At this point it would be apt to also refer to the World Bank's reservations as regards creditor-initiated proceedings. According to the World Bank Report (parr 186-187) the standards for access to consumer insolvency systems should inter alia ensure against improper use by creditors. The Report points out that both creditors and debtors can initiate individual insolvency proceedings in several countries. However, almost all the countries that have introduced distinct consumer insolvency systems in recent decades only accept debtor petitions. Moreover, creditor petitions are uncommon even in most of the countries where such petitions are allowed. The World Bank's stance is that if creditor petitions are permitted controls should be implemented to prevent its abuse as a collection tool. This may be accomplished through a requirement that more than one creditor should initiate a petition, or by establishing a high financial threshold for an individual debt as a prerequisite for a petition.
4 Implications of Court's Ruling and Powers of Court
In Masinge the court dismissed the creditor's application and the question thus arises as to what the implications of the dismissal would be as regards to the creditor's and debtor's respective rights and obligations after refusal of the order. At this juncture of the sequestration proceedings the dire financial position of the respondent-debtor would have been further inflated by the costs involved. The further question arises as to what extent the court hearing the matter can actually provide a practical and cost effective solution to the debt situation, rather than just refusing the sequestration order and sending the debtor, and for that matter the creditor, back into the realm of individual debt collection procedures - given the history of the matter up to that point (namely, that the debtor failed to satisfy a warrant of execution and that his settlement proposals were not acceptable to the creditor) and the time and cost involved.
Outside the realm of the sequestration process, a debtor and his creditor or creditors may negotiate new terms that may give rise to a rearrangement of the debt, which may entail a repayment in instalments over a longer time period and/or a full or partial discharge of the debts or any part thereof. Since such an arrangement is contractual in nature, consensus is required and this may prove difficult to achieve in many instances - a situation that will be aggravated when the debtor has a number of different creditors to deal with. Of course, and in so far as some or all of the debts are credit agreements regulated by the NCA, the debtor may consider to apply for debt review in terms of section 86 of the NCA. The problem with debt review is of course that in many instances it may not provide a lasting solution, especially where only some of the debts are subject to the process (the NCA only applies to "credit agreements" as defined in s 8). As indicated, the court may also, in the exercise of its discretion, find that administration is the better procedure to be utilised. On the one hand this scenario should be rare in practice due to the monetary limitation of R50 000 (see s 74(1)(b) of the MCA and GN R3441 in GG 14498 of 1992-12-31) but at the same time the implication is further that the court will send the debtor off to initiate another procedure in a different court. The fact of the matter is that neither the court hearing the sequestration proceedings, nor the debtor can force the creditor or creditors to accept the negotiation option, and the two statutory procedures mentioned are subject to further legal procedures that will entail further time and cost for an already insolvent debtor.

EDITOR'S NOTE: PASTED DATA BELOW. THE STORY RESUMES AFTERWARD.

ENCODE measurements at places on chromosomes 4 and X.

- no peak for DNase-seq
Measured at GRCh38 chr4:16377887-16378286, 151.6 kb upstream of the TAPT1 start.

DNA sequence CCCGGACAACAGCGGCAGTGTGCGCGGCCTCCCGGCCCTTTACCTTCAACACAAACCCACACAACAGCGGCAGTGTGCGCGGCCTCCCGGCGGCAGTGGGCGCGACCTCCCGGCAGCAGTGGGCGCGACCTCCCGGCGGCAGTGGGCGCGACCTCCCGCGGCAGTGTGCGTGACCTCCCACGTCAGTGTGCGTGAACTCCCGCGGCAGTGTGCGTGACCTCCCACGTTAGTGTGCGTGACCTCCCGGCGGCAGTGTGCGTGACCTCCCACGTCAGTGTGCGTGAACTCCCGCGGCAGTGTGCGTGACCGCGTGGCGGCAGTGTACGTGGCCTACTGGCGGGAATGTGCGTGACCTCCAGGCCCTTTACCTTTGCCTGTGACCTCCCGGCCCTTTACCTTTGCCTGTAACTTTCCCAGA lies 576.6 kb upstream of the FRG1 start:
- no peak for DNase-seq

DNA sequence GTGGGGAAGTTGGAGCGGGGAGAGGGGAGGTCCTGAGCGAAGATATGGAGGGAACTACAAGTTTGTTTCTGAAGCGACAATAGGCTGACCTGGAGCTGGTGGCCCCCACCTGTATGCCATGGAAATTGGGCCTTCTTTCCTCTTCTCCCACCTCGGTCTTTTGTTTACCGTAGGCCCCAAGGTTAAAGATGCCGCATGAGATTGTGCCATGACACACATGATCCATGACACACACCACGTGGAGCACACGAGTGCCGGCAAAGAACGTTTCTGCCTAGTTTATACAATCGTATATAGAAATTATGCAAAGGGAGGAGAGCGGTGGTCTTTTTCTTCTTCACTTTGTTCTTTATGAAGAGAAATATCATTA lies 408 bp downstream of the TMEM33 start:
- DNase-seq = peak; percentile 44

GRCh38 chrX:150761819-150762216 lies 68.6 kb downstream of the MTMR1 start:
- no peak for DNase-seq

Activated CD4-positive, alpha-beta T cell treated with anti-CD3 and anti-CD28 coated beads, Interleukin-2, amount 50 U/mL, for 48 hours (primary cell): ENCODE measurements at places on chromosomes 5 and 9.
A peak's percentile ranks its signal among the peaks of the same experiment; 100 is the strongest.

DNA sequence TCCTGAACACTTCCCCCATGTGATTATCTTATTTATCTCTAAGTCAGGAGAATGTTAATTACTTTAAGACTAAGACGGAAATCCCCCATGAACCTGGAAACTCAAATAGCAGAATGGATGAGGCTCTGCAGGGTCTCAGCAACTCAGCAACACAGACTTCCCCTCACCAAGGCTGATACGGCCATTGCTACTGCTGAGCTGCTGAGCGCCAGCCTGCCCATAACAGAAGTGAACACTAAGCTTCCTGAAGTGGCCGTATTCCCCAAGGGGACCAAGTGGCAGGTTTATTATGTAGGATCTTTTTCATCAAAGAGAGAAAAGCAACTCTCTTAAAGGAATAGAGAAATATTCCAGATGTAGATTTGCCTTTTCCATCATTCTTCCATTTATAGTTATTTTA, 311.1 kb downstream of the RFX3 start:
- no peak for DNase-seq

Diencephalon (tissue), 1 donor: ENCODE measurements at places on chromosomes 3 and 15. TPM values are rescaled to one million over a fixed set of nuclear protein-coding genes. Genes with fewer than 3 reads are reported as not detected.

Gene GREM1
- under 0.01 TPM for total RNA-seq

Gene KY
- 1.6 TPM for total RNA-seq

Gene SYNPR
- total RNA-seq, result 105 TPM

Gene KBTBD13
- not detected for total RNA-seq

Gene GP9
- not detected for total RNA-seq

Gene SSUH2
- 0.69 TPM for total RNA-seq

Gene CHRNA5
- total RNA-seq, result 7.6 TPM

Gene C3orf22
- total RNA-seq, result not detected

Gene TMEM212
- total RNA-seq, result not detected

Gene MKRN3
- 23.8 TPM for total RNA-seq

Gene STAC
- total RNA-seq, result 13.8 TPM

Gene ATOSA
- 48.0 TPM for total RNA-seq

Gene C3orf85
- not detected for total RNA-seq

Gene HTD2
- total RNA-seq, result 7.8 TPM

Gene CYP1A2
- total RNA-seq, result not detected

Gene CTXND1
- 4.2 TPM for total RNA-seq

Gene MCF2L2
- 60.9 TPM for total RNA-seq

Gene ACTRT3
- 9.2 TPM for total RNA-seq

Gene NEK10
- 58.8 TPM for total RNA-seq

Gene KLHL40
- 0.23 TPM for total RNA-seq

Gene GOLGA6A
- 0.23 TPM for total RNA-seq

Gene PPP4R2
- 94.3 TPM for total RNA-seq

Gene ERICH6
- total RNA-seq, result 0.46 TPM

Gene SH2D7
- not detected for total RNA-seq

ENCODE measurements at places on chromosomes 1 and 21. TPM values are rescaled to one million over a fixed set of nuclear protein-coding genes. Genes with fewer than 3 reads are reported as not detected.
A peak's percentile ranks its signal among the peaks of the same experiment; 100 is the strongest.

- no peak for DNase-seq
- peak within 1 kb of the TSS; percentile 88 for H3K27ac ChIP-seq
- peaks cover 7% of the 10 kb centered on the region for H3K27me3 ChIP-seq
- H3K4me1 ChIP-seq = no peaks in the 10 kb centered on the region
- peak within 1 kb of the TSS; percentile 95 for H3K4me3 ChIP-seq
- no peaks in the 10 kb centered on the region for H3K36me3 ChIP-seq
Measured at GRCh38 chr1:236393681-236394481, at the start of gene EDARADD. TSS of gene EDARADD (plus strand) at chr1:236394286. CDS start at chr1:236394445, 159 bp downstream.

If a sequestration order is refused and the debtor is unwilling to negotiate an arrangement or to follow one of the statutory procedures, the creditor will have to consider debt enforcement by individual debt enforcement means. Usually, and following a court order in favour of the creditor, execution will follow if the debtor fails to meet the court order. This may entail executing against the property of the debtor with some additional procedural hurdles if the property consists of the family home of the debtor, or forced repayment procedures such as emoluments attachment orders. It is to be noted that the creditor may also call for a so-called section 65 procedure in terms of the MCA. However, it should be borne in mind that this process is only available in the Magistrates' Courts.